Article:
Sherry, the smiling, friendly bartender got me a Carib beer and kept them coming. Not my typical way of rehydrating after a bike ride, but this was a special occasion. The real question was: what to order?

Start with the fried shark, or the banga mary? The banga what??

“Spicy chicken wings” were calling my name, but with things like “lamb black pudding” and “jerk pork lo mein” on the menu, I wanted something a little more exotic. I had just come to this place via JFK Airport, for Christ’s sake. I went with the jerk pork lo mein. The idea of combining two things I love, jerk pork and noodles, was hard to refuse in itself. But when I asked whether hot sauce was available and was promptly provided with a small, plastic container of homemade scotch bonnet sauce, I was pretty much in a state of bliss. Along with the Caribs, Sherry refilled my hot sauce supply as I finished them, without me even having to ask. As I write this, I’m wondering: why haven’t I taken my wife here yet? I need to get back.

Oh, and the actual food? This was about to be my first encounter with Caribbean Chinese food, after all. Well, I guess I’d say it tasted like pork lo mein. The noodles were slightly below average and the pork slightly above. At the moment, though, absolutely perfect.

Just like they (the Chinese) make it in Guyana.

It was dark and I had a flashless iPhone, so I’m allowed to pretend to be artistic with the photo. And besides, in this case, I think it’s fair to say that the journey really was more important than the destination.


{ 4 comments… read them below or add one }

Geoff July 21, 2010 at 2:25 pm

I love reading these tales of foodly adventure. There are all kinds of little hole-in-the-wall ethnic “restaurants” (I use the term loosely) near me on Long Island, and I keep meaning to just go into one and try something one day, instead of passing them by and thinking “Huh, wonder why I never noticed that Thai/Greek/Indian/whatever place before.”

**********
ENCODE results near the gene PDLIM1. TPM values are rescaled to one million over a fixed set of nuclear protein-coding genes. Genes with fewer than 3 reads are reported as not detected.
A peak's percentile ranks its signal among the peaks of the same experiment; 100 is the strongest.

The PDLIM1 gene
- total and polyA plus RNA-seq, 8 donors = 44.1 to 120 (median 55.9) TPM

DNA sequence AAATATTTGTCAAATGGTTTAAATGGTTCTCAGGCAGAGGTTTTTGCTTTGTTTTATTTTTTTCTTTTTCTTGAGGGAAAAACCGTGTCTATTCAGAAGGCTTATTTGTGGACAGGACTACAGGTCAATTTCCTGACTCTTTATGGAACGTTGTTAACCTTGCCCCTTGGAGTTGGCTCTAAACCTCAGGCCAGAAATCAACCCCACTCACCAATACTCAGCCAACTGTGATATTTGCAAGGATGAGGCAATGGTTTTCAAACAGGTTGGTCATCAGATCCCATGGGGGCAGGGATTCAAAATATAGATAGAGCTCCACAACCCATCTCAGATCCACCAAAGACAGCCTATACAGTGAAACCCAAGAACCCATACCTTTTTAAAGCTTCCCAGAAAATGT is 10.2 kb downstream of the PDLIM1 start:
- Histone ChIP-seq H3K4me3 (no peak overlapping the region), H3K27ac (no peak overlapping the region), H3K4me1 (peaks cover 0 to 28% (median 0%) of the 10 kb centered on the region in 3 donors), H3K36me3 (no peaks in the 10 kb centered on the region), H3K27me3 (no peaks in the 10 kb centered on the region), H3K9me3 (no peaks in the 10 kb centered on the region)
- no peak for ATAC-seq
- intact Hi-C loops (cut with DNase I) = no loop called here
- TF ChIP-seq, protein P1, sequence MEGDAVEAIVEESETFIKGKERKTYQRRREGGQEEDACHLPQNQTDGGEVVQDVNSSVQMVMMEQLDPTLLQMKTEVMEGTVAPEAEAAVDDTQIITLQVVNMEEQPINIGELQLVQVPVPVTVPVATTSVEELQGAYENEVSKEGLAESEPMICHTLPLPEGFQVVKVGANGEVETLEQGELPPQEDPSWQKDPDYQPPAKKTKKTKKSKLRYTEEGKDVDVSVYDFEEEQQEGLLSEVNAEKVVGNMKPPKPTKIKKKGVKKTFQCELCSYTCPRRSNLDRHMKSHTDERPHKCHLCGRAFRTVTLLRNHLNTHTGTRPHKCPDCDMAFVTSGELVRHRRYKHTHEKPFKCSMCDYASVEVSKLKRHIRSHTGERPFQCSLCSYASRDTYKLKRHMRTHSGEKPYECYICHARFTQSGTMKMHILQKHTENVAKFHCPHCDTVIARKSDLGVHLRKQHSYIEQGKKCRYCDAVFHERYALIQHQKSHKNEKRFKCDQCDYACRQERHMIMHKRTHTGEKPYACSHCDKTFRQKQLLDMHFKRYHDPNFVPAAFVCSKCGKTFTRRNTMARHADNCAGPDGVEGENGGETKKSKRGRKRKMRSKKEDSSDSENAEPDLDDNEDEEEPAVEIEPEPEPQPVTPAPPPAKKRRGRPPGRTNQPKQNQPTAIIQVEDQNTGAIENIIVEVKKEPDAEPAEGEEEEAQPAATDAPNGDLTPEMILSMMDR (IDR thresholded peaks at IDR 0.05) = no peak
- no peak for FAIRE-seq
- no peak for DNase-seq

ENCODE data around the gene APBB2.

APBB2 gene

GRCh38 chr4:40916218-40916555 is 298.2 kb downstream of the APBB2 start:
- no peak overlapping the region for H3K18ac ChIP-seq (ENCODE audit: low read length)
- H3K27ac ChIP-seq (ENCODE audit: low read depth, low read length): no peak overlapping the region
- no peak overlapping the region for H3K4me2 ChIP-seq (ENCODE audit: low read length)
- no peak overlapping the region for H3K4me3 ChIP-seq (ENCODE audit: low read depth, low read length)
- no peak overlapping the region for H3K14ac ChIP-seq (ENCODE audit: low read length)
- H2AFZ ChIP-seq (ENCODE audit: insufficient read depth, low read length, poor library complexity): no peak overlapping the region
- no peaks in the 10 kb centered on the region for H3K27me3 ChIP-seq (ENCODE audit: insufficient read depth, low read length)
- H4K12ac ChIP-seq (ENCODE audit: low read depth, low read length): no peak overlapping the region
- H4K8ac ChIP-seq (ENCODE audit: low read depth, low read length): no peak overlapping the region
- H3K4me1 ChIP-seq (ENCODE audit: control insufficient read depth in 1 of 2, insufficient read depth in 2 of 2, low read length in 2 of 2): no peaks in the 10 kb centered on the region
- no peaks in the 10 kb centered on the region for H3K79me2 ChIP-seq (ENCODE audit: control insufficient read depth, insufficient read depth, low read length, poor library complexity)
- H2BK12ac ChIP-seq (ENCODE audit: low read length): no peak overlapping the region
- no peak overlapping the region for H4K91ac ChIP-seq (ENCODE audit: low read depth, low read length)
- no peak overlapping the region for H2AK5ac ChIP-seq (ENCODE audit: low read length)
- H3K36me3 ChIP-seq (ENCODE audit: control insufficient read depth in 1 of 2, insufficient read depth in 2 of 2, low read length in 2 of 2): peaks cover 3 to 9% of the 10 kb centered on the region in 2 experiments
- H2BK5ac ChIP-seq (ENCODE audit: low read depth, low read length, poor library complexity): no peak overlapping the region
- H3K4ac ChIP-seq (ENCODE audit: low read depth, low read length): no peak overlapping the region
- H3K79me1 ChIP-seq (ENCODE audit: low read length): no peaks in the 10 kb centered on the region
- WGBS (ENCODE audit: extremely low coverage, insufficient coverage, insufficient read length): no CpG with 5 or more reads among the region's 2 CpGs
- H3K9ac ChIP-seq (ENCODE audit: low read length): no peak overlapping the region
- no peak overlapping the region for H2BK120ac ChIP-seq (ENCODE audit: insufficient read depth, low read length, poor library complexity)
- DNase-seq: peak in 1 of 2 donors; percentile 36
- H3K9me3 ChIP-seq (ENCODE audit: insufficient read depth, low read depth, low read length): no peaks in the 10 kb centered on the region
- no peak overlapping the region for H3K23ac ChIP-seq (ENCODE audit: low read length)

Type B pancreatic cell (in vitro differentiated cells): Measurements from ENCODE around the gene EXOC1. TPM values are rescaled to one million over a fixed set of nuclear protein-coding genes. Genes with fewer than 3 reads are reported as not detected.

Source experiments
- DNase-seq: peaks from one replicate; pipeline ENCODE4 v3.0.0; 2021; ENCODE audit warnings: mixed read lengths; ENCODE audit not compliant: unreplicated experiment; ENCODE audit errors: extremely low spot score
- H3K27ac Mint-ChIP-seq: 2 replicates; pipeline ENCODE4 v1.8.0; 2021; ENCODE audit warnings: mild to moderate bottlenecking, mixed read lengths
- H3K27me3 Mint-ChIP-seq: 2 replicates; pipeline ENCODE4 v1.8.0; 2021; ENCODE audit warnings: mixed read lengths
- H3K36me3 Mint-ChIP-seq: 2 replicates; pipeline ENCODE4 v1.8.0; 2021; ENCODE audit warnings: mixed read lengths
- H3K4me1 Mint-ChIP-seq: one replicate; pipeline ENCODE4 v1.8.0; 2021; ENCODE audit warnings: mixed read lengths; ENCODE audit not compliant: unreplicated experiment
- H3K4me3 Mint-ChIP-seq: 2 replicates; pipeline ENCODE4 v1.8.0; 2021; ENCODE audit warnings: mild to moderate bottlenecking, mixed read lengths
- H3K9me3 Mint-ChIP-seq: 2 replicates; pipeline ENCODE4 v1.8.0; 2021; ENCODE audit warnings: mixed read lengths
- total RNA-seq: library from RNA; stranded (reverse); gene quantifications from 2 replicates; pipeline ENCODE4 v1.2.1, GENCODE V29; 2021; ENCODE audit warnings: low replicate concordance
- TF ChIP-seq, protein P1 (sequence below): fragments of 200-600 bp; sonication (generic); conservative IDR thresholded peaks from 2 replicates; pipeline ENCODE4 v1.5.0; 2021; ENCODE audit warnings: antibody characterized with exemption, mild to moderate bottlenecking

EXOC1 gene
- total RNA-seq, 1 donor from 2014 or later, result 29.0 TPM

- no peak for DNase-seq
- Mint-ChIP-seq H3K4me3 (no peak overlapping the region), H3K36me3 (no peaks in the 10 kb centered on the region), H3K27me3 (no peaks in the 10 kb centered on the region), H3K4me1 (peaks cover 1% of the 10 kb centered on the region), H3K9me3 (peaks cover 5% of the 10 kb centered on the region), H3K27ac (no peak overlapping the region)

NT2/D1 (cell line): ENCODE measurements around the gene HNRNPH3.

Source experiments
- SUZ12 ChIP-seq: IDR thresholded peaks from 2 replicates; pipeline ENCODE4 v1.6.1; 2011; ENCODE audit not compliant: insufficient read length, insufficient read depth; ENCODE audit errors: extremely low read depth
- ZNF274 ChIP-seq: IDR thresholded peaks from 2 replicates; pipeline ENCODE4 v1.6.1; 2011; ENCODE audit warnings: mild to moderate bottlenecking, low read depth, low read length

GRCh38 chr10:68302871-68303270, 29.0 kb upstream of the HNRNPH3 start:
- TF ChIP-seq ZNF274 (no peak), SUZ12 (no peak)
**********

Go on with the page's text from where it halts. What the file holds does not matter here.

Whenever you post about stumbling across some interesting eatery in your travels, the desire to just give one of these local places a try manifests itself all over again. If the weather’s nice this weekend, maybe the girlfriend and I will take a walk…

Geoff July 21, 2010 at 2:31 pm

Also: I kind of like “Judgment Night.” It’s one of those “flipping through the channels, catch it midway through, sit and watch til the end” movies for me. Like “The Shawshank Redemption,” except not nearly as good.

Jason Roth July 21, 2010 at 7:13 pm

I saw Judgment Night in the theater and was so infuriated with the over-the-top PC depiction of “the ghetto”. I seem to remember it looking like a cross between war-torn Kabul and one of the lower levels of Hell.

But back to the food. The great thing about little restaurants in unknown neighborhoods is that they’re both an adventure and usually low-priced. If the food is great, then it’s just an added bonus. It’s fun to “discover” them. Let me know if you find something interesting.

Geoff July 21, 2010 at 8:49 pm

Your description of the way the ghetto was portrayed in the movie is spot-on– but that’s actually one of the things I liked about it, how absurd it was. They made the ghetto look like a dead and haunted alien landscape, and I always thought that was kind of cool. No movement except the occasional paper trash rustling by… You’d think it’s completely uninhabited, but the few residents are actually just barricaded in their apartments, fearful of the unseen monsters that roam the streets… it was laughable, but I still ended up getting a kick out of the almost science-fiction-y atmosphere.

Anyhow, before I start giving “Judgment Night” too much credit… I really am looking forward to just picking a little local lunchcounter and giving it a shot this weekend. Hopefully we won’t witness a murder and then get hunted down by Denis Leary!

Previous post:

Next post: